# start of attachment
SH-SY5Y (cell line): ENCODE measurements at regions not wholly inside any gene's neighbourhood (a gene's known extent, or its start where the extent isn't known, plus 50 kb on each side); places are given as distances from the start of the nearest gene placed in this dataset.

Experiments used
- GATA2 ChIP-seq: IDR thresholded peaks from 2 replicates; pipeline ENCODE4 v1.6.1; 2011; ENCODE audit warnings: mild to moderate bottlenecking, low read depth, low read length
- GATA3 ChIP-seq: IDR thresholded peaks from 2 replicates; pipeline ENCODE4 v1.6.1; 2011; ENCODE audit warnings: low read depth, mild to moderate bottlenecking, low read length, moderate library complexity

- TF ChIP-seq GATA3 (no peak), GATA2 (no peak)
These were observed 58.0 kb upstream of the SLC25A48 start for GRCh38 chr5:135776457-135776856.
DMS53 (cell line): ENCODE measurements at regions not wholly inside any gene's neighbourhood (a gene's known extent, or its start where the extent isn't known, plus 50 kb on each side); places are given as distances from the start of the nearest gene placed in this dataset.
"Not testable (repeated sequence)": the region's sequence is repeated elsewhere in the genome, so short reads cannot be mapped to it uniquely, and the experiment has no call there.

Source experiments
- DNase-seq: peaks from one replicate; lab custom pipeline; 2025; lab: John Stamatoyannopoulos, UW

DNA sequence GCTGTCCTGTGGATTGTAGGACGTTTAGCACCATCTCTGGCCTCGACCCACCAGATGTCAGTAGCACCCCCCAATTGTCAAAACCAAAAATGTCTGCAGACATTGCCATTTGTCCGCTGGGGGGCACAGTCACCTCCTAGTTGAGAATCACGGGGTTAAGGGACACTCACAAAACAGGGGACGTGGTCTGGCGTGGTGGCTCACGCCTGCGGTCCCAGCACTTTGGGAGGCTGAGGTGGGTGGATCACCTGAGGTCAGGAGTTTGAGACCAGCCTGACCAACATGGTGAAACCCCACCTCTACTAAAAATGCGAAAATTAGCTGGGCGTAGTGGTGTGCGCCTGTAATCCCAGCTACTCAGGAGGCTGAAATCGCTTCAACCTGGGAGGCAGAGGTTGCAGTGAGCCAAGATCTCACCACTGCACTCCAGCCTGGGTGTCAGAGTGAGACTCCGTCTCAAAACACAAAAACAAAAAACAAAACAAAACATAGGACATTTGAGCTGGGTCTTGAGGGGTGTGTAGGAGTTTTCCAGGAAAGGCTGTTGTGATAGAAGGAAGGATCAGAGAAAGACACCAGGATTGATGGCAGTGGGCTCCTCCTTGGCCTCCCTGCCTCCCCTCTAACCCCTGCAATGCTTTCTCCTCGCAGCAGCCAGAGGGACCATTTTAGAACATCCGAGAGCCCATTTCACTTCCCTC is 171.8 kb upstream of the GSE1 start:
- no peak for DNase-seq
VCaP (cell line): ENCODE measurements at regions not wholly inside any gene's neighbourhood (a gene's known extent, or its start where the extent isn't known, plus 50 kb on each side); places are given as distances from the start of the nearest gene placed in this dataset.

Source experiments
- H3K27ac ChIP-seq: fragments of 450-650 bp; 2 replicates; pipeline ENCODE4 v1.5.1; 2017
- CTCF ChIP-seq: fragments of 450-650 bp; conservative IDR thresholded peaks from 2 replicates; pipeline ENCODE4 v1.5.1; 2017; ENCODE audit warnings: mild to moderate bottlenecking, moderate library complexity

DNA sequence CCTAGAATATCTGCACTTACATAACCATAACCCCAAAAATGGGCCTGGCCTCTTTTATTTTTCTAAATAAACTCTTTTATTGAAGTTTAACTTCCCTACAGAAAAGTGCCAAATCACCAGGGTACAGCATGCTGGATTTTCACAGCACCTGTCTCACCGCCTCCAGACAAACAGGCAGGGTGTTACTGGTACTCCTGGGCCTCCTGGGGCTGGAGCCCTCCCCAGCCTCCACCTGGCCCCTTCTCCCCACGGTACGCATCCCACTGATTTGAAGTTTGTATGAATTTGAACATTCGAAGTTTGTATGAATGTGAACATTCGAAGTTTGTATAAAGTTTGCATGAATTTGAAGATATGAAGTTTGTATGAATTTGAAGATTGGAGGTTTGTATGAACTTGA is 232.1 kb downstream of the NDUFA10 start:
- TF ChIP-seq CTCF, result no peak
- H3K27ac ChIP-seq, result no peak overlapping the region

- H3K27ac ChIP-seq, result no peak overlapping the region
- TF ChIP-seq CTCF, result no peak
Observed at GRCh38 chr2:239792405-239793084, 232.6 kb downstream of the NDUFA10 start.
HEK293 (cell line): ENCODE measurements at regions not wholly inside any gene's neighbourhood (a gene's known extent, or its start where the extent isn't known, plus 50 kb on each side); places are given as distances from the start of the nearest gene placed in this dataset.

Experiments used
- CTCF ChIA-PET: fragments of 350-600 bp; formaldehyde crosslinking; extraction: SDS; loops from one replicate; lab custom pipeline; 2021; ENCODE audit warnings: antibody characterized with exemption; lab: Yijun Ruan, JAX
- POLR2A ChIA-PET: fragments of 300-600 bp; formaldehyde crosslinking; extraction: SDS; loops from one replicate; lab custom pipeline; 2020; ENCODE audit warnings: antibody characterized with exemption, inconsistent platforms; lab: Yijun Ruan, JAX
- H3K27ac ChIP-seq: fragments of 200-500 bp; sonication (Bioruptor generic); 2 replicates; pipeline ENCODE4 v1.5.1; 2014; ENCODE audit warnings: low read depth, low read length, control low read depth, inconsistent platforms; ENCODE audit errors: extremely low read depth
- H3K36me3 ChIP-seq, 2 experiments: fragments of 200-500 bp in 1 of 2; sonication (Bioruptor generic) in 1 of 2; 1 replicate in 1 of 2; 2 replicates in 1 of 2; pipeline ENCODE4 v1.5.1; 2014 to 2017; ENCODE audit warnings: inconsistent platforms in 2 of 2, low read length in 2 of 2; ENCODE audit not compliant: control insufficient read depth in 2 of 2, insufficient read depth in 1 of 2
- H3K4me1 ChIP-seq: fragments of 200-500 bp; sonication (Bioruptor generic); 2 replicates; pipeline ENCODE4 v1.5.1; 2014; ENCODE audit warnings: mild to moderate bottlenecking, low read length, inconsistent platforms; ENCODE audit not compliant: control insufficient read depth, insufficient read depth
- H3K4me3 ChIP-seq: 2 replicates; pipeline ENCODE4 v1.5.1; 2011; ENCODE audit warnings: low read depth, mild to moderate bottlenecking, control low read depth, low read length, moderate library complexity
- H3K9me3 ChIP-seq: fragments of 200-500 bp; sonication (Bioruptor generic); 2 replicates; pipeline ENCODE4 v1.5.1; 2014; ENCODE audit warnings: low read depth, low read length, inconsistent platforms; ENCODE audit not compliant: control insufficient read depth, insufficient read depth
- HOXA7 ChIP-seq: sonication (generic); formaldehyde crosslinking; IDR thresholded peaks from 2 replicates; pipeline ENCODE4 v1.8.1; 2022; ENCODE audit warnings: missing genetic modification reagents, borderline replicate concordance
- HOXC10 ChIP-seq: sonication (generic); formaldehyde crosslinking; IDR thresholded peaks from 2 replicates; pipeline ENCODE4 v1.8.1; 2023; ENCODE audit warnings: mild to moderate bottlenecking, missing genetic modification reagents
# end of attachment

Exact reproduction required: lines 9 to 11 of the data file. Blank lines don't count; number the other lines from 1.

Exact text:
Source experiments
- DNase-seq: peaks from one replicate; lab custom pipeline; 2025; lab: John Stamatoyannopoulos, UW

DNA sequence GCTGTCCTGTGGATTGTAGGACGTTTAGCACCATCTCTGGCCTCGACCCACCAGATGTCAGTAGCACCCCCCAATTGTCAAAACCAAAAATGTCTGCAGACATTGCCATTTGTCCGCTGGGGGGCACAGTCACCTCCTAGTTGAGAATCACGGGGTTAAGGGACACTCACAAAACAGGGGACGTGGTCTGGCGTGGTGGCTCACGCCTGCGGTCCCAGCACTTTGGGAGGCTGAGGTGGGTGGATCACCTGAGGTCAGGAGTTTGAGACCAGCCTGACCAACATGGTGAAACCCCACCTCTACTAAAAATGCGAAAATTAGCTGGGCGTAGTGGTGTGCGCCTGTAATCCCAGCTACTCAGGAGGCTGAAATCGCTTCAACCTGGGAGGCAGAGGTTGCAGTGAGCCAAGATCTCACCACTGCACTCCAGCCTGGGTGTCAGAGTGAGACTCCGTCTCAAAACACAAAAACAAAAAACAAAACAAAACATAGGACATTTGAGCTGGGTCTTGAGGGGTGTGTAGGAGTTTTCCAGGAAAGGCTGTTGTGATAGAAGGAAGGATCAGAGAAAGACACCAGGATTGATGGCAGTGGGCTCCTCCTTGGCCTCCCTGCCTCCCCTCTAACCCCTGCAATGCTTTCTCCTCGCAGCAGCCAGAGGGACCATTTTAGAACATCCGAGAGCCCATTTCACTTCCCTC is 171.8 kb upstream of the GSE1 start: